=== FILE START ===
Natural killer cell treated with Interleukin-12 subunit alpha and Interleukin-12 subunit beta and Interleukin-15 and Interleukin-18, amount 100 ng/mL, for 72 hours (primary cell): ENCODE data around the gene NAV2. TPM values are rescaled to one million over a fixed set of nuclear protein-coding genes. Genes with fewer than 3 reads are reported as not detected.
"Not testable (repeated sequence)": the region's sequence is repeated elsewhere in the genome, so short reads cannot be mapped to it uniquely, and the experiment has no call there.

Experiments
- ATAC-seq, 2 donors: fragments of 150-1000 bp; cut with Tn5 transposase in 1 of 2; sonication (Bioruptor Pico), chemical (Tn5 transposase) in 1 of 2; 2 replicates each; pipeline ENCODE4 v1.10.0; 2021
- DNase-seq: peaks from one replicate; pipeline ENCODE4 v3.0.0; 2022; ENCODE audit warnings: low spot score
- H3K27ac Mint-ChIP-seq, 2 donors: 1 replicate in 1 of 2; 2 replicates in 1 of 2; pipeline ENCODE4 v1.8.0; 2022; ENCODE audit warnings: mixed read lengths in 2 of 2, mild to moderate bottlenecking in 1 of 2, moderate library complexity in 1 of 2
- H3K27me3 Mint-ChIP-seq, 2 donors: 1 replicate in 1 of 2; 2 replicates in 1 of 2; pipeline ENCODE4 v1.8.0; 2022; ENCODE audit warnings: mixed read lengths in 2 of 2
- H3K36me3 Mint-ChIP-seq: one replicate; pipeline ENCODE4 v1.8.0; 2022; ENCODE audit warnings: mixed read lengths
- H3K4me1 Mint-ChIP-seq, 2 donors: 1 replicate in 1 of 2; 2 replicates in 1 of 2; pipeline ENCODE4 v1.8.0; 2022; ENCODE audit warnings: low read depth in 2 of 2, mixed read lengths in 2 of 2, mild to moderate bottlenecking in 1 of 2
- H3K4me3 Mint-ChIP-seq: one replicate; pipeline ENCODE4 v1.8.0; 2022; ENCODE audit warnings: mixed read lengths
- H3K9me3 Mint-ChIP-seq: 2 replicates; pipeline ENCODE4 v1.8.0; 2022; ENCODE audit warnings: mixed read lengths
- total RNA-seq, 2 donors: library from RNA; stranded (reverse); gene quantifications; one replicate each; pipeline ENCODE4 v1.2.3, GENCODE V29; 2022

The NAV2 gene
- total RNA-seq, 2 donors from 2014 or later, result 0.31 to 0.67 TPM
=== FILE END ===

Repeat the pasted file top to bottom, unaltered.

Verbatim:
Natural killer cell treated with Interleukin-12 subunit alpha and Interleukin-12 subunit beta and Interleukin-15 and Interleukin-18, amount 100 ng/mL, for 72 hours (primary cell): ENCODE data around the gene NAV2. TPM values are rescaled to one million over a fixed set of nuclear protein-coding genes. Genes with fewer than 3 reads are reported as not detected.
"Not testable (repeated sequence)": the region's sequence is repeated elsewhere in the genome, so short reads cannot be mapped to it uniquely, and the experiment has no call there.

Experiments
- ATAC-seq, 2 donors: fragments of 150-1000 bp; cut with Tn5 transposase in 1 of 2; sonication (Bioruptor Pico), chemical (Tn5 transposase) in 1 of 2; 2 replicates each; pipeline ENCODE4 v1.10.0; 2021
- DNase-seq: peaks from one replicate; pipeline ENCODE4 v3.0.0; 2022; ENCODE audit warnings: low spot score
- H3K27ac Mint-ChIP-seq, 2 donors: 1 replicate in 1 of 2; 2 replicates in 1 of 2; pipeline ENCODE4 v1.8.0; 2022; ENCODE audit warnings: mixed read lengths in 2 of 2, mild to moderate bottlenecking in 1 of 2, moderate library complexity in 1 of 2
- H3K27me3 Mint-ChIP-seq, 2 donors: 1 replicate in 1 of 2; 2 replicates in 1 of 2; pipeline ENCODE4 v1.8.0; 2022; ENCODE audit warnings: mixed read lengths in 2 of 2
- H3K36me3 Mint-ChIP-seq: one replicate; pipeline ENCODE4 v1.8.0; 2022; ENCODE audit warnings: mixed read lengths
- H3K4me1 Mint-ChIP-seq, 2 donors: 1 replicate in 1 of 2; 2 replicates in 1 of 2; pipeline ENCODE4 v1.8.0; 2022; ENCODE audit warnings: low read depth in 2 of 2, mixed read lengths in 2 of 2, mild to moderate bottlenecking in 1 of 2
- H3K4me3 Mint-ChIP-seq: one replicate; pipeline ENCODE4 v1.8.0; 2022; ENCODE audit warnings: mixed read lengths
- H3K9me3 Mint-ChIP-seq: 2 replicates; pipeline ENCODE4 v1.8.0; 2022; ENCODE audit warnings: mixed read lengths
- total RNA-seq, 2 donors: library from RNA; stranded (reverse); gene quantifications; one replicate each; pipeline ENCODE4 v1.2.3, GENCODE V29; 2022

The NAV2 gene
- total RNA-seq, 2 donors from 2014 or later, result 0.31 to 0.67 TPM